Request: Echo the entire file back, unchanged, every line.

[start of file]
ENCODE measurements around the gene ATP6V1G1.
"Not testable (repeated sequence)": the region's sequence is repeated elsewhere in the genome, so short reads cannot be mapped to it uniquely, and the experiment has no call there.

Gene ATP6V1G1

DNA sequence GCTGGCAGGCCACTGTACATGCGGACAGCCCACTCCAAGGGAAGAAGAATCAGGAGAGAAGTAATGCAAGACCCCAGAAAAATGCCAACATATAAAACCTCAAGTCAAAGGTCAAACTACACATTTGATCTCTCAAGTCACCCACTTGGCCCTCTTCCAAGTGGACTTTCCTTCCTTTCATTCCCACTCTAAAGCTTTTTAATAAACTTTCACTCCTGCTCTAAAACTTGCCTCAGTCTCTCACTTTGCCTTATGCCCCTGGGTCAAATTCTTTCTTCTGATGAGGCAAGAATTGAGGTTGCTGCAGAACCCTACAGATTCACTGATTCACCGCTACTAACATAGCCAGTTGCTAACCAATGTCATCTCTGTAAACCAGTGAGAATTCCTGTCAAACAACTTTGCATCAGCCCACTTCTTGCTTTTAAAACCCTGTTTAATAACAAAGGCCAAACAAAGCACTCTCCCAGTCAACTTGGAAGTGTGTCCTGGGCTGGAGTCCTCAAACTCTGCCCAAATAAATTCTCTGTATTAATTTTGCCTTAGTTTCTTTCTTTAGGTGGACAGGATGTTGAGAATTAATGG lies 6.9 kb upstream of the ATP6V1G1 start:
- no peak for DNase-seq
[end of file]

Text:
ENCODE measurements around the gene ATP6V1G1.
"Not testable (repeated sequence)": the region's sequence is repeated elsewhere in the genome, so short reads cannot be mapped to it uniquely, and the experiment has no call there.

Gene ATP6V1G1

DNA sequence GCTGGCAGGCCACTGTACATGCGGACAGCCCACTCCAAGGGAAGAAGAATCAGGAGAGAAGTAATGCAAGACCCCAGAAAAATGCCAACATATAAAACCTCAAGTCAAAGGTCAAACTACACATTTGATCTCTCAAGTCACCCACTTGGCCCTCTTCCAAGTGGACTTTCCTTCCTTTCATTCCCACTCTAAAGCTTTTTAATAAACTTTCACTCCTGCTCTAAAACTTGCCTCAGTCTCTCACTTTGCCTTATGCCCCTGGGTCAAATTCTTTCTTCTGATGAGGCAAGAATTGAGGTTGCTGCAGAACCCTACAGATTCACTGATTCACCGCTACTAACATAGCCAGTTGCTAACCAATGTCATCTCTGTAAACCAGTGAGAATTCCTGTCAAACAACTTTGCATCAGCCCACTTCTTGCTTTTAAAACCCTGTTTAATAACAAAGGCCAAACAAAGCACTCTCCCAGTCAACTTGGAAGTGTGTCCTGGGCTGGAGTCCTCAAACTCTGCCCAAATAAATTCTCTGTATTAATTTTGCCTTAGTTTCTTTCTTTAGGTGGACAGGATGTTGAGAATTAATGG lies 6.9 kb upstream of the ATP6V1G1 start:
- no peak for DNase-seq